(3rd Generation Partnership Project, created late 90's) is aimed towards the development of standards for the various generations of mobile networks, from 3G to 5G, and its specifications use a large part of the IETF standards.
The 3GPP is organized in 3 main domains or TSGs (Technical Specification Groups): Radio Access Networks (RAN), Service and Systems Aspects (SA), Core Networks and Terminals (CT). New Specifications, or new versions of a number of Specifications, are produced just after the quarterly plenary meetings for each domain. The 3GPP creates Word documents and afterwards, each Organizational Partner (there are 7 ones from Europe, North America and Asia) can produce a PDF version, especially the ETSI version.
As a result, we are necessarily outside, and in front of the 3GPP Standardization space made up of individual documents, organized in series.
Ideally, there should be a single HTML standardization space, with accurate references to sections within specifications, instead of references to documents.
The best we can do is to create a frontal space in front of the 3GPP site, made up of descriptors for each technical specification or report. In the end, you will have to get and read each 3GPP document you are interested in.
The way the 3GPP produces TS (Technical Specifications) and TR (Technical Reports) impacts the creation of this frontal space. 3GPP plenary meetings (one for each TSG) are organized at the end of each quarter. Afterwards, a number of 3GPP documents are released in Word format during the first month of the following quarter (as a ZIP file possibly with additional annexes for data). Then, the ETSI publishes a PDF version, much more useful for a reader. However, the PDF is a closed environment by itself, isolated from the other 3GPP documents. Due to the workload for the ETSI, when the whole set of PDFs is published the next plenary meetings are upcoming, or have already started, bringing new versions.
For a better overview of the contents of a specification or report, we reproduce the Table of Contents (ToC). A particularity of 3GPP standards development is that the original section numbers in a document are preserved. It can be extended, but a deleted section will appear as 'Void' and a section inserted between sections with consecutive numbers will be suffixed with a letter. We have taken advantage of this in order to highlight the number of the 3GPP Release number at which a section, and by the way a topic, has been taken into account during the evolution of a document. Up to now, we had provided through the ToC, a direct access to the PDF on the 3GPP site. This is being deconstructed since it loads the ETSI Hosting server for a limited interest, all in all. Furthermore we neeed to wait, sometimes several weeks, for the availability of the PDF to update this ToC.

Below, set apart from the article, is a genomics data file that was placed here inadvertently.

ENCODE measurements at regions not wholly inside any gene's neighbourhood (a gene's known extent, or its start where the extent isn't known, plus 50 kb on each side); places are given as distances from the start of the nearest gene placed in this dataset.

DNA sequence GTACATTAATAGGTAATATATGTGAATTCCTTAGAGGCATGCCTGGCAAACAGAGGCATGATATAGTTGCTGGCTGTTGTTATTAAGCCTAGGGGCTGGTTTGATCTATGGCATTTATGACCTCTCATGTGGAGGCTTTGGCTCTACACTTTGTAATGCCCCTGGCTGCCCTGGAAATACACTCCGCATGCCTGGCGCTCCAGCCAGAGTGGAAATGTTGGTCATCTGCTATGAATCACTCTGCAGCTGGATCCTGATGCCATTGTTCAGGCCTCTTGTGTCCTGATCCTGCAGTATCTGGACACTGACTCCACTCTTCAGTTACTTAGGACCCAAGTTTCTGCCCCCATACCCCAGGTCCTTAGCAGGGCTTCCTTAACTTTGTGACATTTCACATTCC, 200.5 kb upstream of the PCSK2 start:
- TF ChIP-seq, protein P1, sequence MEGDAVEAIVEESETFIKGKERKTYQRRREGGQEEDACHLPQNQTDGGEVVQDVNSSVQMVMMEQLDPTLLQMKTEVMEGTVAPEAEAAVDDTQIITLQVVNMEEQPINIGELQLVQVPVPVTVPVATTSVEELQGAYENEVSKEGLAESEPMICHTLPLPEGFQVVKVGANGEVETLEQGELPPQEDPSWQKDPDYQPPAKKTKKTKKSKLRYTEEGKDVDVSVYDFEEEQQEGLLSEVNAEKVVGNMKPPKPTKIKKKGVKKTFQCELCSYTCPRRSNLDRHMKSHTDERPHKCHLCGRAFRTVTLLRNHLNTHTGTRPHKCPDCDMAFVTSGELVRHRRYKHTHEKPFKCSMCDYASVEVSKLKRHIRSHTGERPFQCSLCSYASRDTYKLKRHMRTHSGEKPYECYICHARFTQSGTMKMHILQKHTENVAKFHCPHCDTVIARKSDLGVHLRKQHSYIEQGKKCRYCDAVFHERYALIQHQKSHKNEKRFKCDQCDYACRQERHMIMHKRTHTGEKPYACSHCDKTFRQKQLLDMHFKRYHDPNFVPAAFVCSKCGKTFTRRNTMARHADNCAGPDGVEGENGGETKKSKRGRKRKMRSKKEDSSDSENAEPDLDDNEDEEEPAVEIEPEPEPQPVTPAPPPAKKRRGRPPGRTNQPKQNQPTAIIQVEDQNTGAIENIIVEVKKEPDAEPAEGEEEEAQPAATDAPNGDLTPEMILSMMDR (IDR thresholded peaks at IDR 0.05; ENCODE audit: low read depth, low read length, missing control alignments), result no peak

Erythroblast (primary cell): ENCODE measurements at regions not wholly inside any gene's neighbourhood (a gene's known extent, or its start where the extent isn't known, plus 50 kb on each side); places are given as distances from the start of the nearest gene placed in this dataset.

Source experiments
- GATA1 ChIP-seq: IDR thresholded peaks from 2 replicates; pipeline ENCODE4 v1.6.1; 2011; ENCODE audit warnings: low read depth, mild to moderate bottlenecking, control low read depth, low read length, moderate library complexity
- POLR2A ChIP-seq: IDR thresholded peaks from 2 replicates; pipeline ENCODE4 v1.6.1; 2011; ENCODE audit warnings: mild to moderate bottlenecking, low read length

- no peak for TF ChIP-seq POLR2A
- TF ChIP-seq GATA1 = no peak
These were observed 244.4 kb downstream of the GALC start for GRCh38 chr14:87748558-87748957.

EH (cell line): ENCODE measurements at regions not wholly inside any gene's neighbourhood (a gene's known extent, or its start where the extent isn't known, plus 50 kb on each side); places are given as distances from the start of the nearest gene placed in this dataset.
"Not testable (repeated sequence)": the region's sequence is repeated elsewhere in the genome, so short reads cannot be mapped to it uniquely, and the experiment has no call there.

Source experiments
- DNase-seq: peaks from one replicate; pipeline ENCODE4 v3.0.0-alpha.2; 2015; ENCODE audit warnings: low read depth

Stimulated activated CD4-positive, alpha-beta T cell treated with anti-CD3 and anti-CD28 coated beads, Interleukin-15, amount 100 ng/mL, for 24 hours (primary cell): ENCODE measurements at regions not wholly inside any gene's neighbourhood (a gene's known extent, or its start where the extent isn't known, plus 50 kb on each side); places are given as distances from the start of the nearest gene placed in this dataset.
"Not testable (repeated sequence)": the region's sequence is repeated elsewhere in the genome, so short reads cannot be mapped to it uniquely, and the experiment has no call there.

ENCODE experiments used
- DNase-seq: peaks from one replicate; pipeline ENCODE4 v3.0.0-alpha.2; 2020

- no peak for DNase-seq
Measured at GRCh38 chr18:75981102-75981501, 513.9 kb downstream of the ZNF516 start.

The frontal Space built in front of the 3GPP standardization space will be gradually improved and reconstructed. However, this will take some time.
(Internet Engineering Task Force) is the organization that specified the first Internet protocols in the 70's and 80's and that has continuously developed, since then, fundamental protocols in various domains, for the evolution of the Internet. The standardization work of the IETF is reflected by documents called RFCs, numbered chronogically and published gradually (the "RFC" well-known acronym stands for 'Request For Comments' but has just a historical meaning).
By reproducing and re-styling all the RFCs on this site (as it is done by some other sites in their own way, besides the IETF iself) we build a single consistent space inside Tech-invite, with internal links. Only a few links to the original IETF space are needed for official information about working groups or current drafts.
There is no versioning for RFCs. Once it is published, in text format, an RFC can be updated (by one or more subsequent RFCs) and there can be Errata for this RFC. Eventually, an RFC may be obsoleted (and replaced) by another RFC. An RFC refers to many other RFCs, and more accurately to sections or figures or tables within this very RFC or other RFCs. One of the advantages of the RFCs by Tech-invite is the color of RFC numbers, which immediately enables you to see whether the RFC referred to, has been obsoleted or not. In addition, RFCs on this site are grouped in the working group that produced them or, as this is the case for individual RFCs (about one third of published RFCs) in a virtual group.
The IETF RFC Standardization space on this site so far has been supplemented with flow examples and a consolidated ABNF grammar for SIP, the protocol at the origin of this site. SIP is used by 3GPP IMS. Potentially, much more could be done, for other topics.
An improvement to the restyling of RFCs would be to point out which parts within an 'active' RFC are replaced due to errata and/or updates. This was done for RFC 3261 (SIP) and has been removed, but it will be redone differently.
In the near future, the IETF will publish RFCs in a new format making it possible in particular to insert images, since ASCII characters for drawings is a restricting mode. However, this will apply only to new RFCs. When this happens, we will manage to keep a consistent environment for all the RFCs.